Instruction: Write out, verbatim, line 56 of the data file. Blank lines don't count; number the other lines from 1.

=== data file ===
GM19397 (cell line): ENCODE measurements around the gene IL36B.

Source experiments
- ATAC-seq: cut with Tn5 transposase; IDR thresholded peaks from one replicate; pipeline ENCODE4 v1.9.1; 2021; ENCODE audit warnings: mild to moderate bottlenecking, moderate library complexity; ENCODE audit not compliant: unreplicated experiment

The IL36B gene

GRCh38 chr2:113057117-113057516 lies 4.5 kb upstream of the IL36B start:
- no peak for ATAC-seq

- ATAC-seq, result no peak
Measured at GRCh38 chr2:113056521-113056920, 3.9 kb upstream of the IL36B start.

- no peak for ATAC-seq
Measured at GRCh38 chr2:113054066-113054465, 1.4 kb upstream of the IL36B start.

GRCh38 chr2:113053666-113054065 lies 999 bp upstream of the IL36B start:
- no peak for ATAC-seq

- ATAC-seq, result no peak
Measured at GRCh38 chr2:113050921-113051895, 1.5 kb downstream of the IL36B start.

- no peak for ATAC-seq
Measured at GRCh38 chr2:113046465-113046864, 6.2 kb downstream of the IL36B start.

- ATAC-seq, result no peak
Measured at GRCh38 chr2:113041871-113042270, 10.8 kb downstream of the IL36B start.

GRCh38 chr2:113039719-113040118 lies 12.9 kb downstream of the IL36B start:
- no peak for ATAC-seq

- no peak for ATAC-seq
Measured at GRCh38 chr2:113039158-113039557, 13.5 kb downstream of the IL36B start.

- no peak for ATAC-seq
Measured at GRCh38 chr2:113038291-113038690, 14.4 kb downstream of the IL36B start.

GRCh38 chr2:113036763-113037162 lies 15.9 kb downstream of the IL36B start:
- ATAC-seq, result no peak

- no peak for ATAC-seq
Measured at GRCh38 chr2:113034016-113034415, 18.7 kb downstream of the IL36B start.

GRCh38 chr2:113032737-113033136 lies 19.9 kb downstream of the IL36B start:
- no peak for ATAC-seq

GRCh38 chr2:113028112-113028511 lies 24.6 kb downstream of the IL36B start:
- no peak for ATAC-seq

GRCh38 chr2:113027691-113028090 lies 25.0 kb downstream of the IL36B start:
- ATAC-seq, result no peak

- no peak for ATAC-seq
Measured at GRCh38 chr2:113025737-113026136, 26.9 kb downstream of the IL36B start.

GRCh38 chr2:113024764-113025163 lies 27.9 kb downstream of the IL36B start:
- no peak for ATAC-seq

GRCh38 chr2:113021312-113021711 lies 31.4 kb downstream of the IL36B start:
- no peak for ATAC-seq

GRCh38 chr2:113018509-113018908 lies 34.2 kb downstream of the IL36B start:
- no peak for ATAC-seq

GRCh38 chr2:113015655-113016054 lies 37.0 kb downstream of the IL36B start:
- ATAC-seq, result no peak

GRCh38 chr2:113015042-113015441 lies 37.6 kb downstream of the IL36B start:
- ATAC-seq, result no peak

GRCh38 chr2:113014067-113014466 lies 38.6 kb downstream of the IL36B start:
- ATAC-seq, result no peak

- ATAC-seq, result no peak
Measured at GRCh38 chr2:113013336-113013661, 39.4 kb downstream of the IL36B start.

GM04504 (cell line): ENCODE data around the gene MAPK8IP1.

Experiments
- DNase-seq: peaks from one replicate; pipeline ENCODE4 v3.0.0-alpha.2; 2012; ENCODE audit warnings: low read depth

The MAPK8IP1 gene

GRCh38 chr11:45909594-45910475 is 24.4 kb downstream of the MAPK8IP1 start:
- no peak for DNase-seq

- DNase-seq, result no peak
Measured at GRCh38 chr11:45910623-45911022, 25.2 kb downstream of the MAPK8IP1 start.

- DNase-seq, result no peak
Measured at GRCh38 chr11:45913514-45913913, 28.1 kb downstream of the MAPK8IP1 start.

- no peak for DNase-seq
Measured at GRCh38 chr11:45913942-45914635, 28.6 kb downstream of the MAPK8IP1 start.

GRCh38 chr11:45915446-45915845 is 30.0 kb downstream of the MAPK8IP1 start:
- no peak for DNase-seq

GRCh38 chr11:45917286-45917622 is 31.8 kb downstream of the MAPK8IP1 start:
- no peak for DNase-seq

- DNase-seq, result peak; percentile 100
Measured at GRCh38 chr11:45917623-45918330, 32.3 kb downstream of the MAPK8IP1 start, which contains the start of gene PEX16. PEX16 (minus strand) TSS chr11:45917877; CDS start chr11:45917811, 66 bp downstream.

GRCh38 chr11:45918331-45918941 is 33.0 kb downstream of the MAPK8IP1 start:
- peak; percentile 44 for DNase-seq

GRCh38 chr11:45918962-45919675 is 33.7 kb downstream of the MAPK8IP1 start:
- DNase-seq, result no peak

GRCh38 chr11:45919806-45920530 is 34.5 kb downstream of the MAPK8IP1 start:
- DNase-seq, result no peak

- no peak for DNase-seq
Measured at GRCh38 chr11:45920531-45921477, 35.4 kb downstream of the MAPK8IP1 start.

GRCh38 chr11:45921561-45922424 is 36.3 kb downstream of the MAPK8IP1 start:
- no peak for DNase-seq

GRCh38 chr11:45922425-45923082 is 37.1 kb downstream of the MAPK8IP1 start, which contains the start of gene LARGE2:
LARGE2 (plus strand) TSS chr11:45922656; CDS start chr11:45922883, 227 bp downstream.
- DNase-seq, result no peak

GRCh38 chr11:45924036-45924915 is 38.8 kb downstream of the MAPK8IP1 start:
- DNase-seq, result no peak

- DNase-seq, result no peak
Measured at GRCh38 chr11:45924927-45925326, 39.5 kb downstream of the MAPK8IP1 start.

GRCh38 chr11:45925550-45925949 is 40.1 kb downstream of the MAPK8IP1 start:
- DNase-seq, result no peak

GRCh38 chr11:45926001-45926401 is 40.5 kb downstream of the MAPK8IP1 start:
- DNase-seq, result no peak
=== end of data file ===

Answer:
- no peak for DNase-seq